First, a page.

07.31.16

Proposal to reduce basic housing allowance is wrong

Today, I'm in Fayetteville to attend the Defense Trade Show. North Carolina is a critically important military hub, with nearly a million residents who have either served or are active duty. The Airborne and Special Operations Forces who call Fort Bragg home have consistently been called upon to lead the fight against America's enemies and soon the 18th Airborne Corps headquarters will deploy to lead Operation Inherent Resolve and the fight against the Islamic State.

The men and women of our military, as well as their families, make great sacrifices to serve our country. Our government must recognize these sacrifices and strive to live up to the promises made to our service members, which is why I am committed to ensuring that any changes to law that would impact the quality of life of our service members are thoughtfully and thoroughly considered.

When some in Congress proposed changes to the rules that govern the basic allowance for housing, or BAH, I looked at the proposed change and recognized the significant hardship that it would cause many military families, especially dual-military families. This is why I have joined with 17 other senators in asking the Senate Armed Services Committee to remove these proposed changes from the 2017 National Defense Authorization Act.

As reported in the Military Times, some members of the military could see their Basic Housing Assistance cut in half. This proposal would hurt women service members in greater proportion than their male counterparts because 20percent of women on active duty are in dual-military households, versus only 3 percent of men. Additionally, 67 percent of dual-military households are enlisted and, therefore, this change would disproportionately harm those who can least afford it. A lopsided rule like this one has no place in the U.S. Armed Forces.

Both Democrat and Republican members of Congress agree that this provision is bad policy. America has been at war for almost 15 years now and few people have sacrificed more over this period than those service members and their families in dual-military households. Depriving a service member of an earned benefit just because they are married to another service member is simply wrong. Over the next two months, we will continue the fight to fix this. As we mentioned in our letter to Congressional leaders, "Congress cannot stand behind provisions that directly penalize dual-military families, women and our most junior members."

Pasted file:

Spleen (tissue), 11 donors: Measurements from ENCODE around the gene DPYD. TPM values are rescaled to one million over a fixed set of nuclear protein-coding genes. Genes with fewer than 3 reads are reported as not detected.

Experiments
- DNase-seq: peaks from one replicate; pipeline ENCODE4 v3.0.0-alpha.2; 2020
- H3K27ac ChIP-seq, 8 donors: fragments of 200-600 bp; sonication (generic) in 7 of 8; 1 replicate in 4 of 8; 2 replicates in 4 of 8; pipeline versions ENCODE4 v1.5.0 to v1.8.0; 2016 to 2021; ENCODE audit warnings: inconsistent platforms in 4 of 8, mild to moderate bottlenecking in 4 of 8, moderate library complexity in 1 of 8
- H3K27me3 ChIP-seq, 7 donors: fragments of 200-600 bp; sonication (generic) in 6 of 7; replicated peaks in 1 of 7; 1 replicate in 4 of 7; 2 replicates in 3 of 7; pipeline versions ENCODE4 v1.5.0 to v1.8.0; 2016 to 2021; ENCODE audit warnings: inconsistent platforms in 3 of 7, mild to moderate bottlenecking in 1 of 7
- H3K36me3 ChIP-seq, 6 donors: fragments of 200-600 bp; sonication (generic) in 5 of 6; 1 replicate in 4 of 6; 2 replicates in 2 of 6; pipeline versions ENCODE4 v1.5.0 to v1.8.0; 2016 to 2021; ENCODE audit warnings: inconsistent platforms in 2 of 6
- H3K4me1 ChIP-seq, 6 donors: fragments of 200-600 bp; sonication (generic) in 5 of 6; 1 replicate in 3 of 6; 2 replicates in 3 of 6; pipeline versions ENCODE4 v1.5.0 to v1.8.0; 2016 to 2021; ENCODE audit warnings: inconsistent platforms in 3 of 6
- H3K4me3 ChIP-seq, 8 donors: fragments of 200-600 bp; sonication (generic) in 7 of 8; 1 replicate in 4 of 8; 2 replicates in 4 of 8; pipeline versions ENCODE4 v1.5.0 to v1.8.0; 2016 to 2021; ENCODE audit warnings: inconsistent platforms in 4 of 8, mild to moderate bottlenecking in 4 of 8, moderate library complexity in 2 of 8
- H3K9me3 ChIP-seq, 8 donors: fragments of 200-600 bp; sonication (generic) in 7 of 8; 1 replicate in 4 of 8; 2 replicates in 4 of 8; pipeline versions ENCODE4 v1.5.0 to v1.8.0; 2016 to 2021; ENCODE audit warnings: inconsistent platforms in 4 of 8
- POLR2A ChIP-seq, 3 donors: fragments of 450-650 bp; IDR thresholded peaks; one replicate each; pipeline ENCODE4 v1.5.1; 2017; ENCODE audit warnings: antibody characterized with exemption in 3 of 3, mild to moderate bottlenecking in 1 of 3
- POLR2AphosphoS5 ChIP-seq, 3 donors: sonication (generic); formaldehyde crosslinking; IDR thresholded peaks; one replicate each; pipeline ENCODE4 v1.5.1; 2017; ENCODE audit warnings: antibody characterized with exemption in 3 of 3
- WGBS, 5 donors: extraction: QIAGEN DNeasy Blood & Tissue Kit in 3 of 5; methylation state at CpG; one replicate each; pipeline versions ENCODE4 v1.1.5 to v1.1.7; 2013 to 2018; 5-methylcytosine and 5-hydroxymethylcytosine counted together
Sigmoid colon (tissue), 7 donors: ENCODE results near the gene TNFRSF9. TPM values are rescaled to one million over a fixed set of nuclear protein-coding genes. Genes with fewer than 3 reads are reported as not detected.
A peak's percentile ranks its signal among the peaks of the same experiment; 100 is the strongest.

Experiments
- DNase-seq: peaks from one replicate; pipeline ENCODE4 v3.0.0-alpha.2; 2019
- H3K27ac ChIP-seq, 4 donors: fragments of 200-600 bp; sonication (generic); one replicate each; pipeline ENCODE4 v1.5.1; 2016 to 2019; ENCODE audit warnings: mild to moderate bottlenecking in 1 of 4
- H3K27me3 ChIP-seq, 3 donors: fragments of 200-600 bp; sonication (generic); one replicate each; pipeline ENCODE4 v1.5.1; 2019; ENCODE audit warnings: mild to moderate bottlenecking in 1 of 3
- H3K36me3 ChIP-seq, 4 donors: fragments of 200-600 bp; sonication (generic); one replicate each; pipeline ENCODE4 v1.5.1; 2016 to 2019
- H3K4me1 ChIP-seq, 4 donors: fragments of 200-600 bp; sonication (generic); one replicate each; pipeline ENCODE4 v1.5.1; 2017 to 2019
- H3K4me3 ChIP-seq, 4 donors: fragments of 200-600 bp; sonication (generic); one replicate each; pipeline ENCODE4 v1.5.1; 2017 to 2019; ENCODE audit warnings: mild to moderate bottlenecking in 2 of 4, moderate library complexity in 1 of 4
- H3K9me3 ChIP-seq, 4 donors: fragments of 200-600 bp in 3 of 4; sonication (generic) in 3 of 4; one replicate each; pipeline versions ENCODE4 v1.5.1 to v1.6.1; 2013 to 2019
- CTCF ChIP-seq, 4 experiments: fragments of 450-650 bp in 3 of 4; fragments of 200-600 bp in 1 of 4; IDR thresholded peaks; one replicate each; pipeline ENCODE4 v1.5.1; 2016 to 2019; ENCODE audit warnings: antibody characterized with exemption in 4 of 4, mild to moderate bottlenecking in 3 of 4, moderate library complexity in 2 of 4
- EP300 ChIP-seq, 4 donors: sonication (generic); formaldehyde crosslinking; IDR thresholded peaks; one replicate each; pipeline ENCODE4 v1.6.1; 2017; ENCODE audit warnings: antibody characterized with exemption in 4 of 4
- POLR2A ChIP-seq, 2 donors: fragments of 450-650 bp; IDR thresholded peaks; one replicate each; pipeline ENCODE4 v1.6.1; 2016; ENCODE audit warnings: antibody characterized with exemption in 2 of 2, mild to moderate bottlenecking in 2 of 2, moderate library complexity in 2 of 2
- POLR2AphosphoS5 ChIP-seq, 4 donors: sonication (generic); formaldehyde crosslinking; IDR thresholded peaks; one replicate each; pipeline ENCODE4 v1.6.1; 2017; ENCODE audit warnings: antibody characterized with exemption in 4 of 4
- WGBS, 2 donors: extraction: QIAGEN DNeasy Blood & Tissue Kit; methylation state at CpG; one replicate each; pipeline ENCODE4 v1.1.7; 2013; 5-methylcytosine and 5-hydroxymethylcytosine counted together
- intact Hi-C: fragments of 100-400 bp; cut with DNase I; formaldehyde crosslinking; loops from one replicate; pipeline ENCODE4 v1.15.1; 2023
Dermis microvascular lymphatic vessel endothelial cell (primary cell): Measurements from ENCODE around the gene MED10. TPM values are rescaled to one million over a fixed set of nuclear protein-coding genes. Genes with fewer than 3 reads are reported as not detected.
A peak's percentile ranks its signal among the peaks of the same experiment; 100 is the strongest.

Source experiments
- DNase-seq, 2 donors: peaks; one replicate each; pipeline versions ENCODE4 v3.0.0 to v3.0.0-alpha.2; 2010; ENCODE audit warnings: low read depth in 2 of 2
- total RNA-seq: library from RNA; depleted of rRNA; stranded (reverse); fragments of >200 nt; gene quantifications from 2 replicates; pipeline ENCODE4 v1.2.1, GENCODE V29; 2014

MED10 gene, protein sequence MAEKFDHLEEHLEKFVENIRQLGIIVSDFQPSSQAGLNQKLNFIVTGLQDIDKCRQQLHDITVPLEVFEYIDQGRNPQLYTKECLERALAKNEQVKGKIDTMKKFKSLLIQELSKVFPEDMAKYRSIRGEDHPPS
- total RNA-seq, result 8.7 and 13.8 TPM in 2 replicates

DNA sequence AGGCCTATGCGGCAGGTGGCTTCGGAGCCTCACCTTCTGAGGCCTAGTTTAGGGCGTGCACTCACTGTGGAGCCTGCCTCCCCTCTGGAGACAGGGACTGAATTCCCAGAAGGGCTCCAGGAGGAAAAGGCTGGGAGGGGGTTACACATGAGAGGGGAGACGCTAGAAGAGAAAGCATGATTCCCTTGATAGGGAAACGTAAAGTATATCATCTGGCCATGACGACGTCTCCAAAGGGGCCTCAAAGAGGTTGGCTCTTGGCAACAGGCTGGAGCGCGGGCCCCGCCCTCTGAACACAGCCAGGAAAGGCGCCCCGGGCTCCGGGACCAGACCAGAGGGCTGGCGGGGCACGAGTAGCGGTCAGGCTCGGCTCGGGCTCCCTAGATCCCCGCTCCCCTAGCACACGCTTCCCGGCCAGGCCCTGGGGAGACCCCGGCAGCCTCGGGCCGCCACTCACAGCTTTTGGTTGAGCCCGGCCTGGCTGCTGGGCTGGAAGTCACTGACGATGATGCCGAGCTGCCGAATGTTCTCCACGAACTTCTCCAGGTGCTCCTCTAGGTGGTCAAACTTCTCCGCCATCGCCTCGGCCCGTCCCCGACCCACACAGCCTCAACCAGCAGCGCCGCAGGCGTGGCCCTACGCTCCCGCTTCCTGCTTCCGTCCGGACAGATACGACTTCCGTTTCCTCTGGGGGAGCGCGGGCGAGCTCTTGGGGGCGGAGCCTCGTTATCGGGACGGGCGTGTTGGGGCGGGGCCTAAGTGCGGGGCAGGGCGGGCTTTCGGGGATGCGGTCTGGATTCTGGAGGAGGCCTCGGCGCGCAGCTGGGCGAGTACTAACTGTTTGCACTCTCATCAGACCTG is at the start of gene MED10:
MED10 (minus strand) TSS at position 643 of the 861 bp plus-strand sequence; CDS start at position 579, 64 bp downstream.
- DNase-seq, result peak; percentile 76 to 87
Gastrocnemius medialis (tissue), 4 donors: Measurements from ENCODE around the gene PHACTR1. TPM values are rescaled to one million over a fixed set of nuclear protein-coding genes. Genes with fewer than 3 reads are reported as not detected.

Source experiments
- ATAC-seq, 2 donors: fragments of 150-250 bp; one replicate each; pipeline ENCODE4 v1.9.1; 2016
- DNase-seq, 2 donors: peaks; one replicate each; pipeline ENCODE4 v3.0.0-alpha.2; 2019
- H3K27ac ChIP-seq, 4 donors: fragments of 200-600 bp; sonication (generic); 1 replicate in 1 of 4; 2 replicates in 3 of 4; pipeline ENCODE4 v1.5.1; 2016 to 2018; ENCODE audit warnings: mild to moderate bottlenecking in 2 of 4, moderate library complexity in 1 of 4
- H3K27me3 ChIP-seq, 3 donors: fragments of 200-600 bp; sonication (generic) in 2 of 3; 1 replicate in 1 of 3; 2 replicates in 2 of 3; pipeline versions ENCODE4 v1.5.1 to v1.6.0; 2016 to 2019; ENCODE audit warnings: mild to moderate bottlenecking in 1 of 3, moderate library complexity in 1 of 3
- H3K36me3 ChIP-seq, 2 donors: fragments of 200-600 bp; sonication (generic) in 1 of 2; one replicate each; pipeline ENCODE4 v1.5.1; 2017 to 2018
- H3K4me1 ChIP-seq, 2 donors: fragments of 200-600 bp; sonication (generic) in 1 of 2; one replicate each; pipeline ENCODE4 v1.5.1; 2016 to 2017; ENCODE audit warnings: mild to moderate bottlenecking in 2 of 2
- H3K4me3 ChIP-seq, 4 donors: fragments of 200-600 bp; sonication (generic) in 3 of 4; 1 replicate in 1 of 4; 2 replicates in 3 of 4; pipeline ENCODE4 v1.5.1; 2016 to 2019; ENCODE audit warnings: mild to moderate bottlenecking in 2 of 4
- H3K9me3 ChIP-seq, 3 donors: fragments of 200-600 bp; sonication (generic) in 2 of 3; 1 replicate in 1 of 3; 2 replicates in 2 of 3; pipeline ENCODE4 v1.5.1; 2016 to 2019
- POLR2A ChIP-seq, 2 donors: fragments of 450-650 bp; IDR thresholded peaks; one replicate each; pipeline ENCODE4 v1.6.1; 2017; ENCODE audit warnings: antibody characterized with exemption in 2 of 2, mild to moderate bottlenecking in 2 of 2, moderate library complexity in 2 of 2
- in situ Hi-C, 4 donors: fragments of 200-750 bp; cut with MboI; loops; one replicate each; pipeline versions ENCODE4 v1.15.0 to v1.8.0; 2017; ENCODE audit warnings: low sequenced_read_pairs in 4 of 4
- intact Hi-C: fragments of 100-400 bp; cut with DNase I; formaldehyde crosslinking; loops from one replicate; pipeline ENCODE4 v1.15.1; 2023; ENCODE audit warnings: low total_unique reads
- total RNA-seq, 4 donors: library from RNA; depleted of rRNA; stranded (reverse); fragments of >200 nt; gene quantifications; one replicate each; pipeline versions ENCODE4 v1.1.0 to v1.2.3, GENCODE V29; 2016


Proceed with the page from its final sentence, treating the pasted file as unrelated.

Maintaining the best military in the world means that we consider how to attract and retain our Active, Guard and Reserve service members. I have advocated for our troops through supporting the military budget as well as working on specific programs like maintaining commissaries for military families, modernization projects for bases and background checks for employees of military daycare centers.

On veterans' issues, I have pushed our government for accountability for the survivors of Camp Lejeune's contaminated water and Agent Orange exposure, and I have advocated for better services such as expanding mental health care and improving the Veterans Choice program so that veterans do not have to wait for medical care.

Just this past month, the Senate and House passed my legislation to expand dental coverage for vets across the country, including North Carolina.

When bad laws come my way, you can expect me to call it like I see it, as is the case with this proposal to dock housing allowances. When there is a viable way to improve our military, I've worked across the aisle to make a proposal get across the finish line and to the president's desk.

Our military cannot continue to be the best in the world unless we examine these proposed laws and carefully consider the consequences on our troops and their families. This time, I know my colleagues and I are on the right track by opposing this change.

This op-ed was published by the Fayetteville Observer.